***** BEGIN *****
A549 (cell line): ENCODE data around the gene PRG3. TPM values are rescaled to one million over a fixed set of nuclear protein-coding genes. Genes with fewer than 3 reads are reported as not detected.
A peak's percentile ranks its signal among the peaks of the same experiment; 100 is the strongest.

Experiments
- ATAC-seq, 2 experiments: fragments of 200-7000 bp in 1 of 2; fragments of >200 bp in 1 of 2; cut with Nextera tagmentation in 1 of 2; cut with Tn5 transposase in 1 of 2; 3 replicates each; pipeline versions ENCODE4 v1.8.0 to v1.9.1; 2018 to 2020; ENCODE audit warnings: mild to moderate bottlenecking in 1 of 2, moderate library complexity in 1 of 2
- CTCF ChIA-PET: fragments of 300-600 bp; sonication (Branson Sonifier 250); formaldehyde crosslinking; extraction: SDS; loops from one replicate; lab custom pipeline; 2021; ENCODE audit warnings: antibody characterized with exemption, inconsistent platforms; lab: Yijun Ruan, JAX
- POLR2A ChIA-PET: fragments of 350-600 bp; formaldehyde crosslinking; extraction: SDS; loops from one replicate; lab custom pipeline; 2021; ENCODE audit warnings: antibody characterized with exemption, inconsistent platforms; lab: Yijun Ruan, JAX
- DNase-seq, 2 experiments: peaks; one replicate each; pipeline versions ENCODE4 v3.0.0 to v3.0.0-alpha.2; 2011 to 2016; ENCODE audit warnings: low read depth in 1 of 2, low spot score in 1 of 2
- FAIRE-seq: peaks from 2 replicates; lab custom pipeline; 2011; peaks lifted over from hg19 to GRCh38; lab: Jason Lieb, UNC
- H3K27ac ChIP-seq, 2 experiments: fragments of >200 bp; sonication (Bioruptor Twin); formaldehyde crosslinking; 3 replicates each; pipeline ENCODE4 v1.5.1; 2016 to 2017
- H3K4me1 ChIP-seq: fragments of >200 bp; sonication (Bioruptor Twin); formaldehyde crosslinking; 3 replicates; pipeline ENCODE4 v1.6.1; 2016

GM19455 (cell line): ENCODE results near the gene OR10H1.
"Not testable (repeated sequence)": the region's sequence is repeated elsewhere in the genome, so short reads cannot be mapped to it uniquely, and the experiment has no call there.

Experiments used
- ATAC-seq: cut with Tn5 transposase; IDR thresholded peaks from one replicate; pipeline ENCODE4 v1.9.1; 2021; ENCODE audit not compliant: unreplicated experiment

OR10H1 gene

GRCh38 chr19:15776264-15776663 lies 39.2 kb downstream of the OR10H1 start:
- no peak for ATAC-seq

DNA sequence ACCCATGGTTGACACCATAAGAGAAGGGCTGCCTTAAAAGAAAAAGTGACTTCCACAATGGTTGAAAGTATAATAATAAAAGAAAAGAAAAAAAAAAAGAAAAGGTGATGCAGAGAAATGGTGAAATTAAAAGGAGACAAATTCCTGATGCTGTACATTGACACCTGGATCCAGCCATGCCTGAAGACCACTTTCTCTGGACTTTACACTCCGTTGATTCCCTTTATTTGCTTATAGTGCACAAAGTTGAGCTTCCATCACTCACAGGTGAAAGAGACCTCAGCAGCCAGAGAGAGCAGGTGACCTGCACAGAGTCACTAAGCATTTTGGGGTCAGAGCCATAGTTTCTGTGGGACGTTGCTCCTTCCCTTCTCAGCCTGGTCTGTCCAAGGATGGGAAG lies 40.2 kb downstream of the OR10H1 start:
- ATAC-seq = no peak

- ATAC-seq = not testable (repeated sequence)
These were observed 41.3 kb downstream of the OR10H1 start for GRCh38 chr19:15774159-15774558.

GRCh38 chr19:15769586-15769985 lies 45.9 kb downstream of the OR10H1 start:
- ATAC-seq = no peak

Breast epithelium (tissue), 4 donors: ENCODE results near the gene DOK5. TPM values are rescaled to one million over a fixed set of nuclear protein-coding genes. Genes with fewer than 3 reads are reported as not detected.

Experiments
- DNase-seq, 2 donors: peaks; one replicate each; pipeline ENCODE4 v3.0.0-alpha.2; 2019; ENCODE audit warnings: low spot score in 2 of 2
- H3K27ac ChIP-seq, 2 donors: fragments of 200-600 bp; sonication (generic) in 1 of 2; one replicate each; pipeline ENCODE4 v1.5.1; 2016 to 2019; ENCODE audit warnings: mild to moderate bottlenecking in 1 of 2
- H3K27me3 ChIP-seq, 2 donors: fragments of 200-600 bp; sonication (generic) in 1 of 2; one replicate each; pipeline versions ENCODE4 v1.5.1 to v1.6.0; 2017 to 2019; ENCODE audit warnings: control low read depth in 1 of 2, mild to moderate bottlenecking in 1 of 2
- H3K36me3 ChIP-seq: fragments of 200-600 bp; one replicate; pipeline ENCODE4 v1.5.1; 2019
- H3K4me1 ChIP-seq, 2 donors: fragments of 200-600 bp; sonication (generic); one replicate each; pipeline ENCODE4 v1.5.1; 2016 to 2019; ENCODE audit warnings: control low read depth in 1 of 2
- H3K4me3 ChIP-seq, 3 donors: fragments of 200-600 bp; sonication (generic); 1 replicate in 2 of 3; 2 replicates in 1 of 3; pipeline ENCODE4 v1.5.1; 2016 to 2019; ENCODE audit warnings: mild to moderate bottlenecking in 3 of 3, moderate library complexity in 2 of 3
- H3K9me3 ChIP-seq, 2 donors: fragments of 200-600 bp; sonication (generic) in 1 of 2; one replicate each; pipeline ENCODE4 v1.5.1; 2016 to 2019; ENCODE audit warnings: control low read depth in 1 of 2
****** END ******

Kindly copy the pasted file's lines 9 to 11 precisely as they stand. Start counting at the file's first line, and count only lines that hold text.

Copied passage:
- H3K27ac ChIP-seq, 2 experiments: fragments of >200 bp; sonication (Bioruptor Twin); formaldehyde crosslinking; 3 replicates each; pipeline ENCODE4 v1.5.1; 2016 to 2017
- H3K4me1 ChIP-seq: fragments of >200 bp; sonication (Bioruptor Twin); formaldehyde crosslinking; 3 replicates; pipeline ENCODE4 v1.6.1; 2016

GM19455 (cell line): ENCODE results near the gene OR10H1.